Git with Selenium UI Testing – Unpredictable results

A quick, and rather silly one, that has just caught me out a couple of times:

Take a situation where you’re working on a site, and want to run some Selenium tests in the background, possibly with a CI server like Jenkins.

You fix some tests in the develop branch following some recent changes to the copy on the site because you haven’t followed your TDD approach quite correctly, and commit the code or otherwise start the tests. Whilst these are running, because UI tests can take a while, you checkout a different git branch to work on that other feature request that is ongoing.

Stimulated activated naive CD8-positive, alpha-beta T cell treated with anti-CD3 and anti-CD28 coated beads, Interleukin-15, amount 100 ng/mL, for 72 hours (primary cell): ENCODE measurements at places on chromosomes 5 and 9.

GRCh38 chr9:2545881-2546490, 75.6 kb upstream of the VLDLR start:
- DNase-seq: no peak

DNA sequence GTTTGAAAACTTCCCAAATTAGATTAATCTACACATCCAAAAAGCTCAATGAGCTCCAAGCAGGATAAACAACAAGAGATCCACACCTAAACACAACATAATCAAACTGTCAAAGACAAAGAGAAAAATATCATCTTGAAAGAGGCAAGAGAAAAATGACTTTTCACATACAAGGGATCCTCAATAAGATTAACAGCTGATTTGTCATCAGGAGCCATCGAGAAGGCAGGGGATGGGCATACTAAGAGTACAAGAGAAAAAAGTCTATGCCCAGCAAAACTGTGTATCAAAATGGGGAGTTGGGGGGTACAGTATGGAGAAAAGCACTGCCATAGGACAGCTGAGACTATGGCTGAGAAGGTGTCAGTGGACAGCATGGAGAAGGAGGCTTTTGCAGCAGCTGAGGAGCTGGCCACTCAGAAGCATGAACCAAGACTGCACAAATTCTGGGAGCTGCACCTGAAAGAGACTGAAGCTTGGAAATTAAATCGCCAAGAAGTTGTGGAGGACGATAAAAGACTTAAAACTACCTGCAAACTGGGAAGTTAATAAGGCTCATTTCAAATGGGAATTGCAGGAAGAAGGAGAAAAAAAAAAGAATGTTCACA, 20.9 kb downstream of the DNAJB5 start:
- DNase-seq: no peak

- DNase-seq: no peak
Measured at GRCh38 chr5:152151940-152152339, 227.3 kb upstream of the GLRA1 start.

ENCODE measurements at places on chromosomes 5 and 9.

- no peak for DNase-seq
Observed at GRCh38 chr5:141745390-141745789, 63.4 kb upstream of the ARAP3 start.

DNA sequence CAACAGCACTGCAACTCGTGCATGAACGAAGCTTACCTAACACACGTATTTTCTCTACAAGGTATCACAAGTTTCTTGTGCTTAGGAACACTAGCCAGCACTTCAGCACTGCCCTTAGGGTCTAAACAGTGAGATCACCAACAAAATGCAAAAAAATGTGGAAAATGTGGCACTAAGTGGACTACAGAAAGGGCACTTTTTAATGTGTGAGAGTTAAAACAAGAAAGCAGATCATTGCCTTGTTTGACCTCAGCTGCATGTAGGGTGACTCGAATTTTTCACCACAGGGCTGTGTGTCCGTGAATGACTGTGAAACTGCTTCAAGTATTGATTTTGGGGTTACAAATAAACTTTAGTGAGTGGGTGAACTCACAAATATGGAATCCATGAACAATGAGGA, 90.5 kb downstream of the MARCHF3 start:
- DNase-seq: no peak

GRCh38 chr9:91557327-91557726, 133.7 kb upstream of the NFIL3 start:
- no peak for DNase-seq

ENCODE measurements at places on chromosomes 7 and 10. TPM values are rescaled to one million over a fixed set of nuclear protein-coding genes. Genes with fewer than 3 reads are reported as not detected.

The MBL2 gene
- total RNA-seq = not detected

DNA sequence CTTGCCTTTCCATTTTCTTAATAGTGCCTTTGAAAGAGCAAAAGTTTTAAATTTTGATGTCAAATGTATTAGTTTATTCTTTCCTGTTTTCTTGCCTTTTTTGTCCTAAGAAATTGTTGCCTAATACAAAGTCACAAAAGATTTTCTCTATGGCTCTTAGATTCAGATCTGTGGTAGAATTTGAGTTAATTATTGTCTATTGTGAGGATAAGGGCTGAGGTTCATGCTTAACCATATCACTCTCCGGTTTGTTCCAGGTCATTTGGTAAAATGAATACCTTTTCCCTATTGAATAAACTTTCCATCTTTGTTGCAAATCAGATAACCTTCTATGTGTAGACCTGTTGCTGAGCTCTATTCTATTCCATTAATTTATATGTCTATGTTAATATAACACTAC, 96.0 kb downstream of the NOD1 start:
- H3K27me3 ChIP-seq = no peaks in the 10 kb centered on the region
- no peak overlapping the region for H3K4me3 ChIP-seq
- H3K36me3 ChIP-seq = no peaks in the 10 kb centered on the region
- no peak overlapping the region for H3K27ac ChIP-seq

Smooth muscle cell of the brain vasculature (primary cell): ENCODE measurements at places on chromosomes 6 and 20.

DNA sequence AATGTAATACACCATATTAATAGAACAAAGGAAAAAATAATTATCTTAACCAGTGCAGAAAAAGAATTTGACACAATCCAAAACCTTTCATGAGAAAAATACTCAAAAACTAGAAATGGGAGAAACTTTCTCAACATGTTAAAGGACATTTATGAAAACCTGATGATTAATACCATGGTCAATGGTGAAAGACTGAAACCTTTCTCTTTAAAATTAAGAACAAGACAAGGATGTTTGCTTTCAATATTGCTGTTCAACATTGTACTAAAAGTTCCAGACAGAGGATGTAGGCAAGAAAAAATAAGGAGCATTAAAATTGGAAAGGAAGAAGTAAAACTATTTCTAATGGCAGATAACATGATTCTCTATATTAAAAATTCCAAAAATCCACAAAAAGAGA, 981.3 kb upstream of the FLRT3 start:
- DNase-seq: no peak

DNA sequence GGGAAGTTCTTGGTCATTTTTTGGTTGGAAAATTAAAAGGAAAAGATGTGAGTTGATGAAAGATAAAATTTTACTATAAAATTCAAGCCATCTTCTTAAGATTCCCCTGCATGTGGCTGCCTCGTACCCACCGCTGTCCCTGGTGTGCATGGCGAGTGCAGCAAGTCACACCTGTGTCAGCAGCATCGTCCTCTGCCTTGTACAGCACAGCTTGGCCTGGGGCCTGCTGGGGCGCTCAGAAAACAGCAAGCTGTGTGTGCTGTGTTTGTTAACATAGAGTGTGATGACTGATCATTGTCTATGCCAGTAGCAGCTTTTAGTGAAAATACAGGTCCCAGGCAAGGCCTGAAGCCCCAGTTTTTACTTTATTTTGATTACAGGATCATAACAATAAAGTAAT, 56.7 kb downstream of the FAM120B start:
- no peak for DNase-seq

Ten minutes later, the Selenium tests have failed. So you stash your code changes, checkout develop again, check the tests and everything looks fine, so you run the tests that have failed and they pass. And you decide to run the tests again, just in case.

Whilst they’re running, you checkout the feature branch again and do some more work. Ten minutes later, a different set of tests have failed!

You repeat the same steps as before and find nothing that looks wrong at all. Then you realise, the copy changes haven’t been merged to the feature branch. So you checkout the develop branch again, start the tests and leave them well alone while you go and have a lie down for ten minutes.

And lo, all tests shall pass. And, sometimes, this is how we learn…

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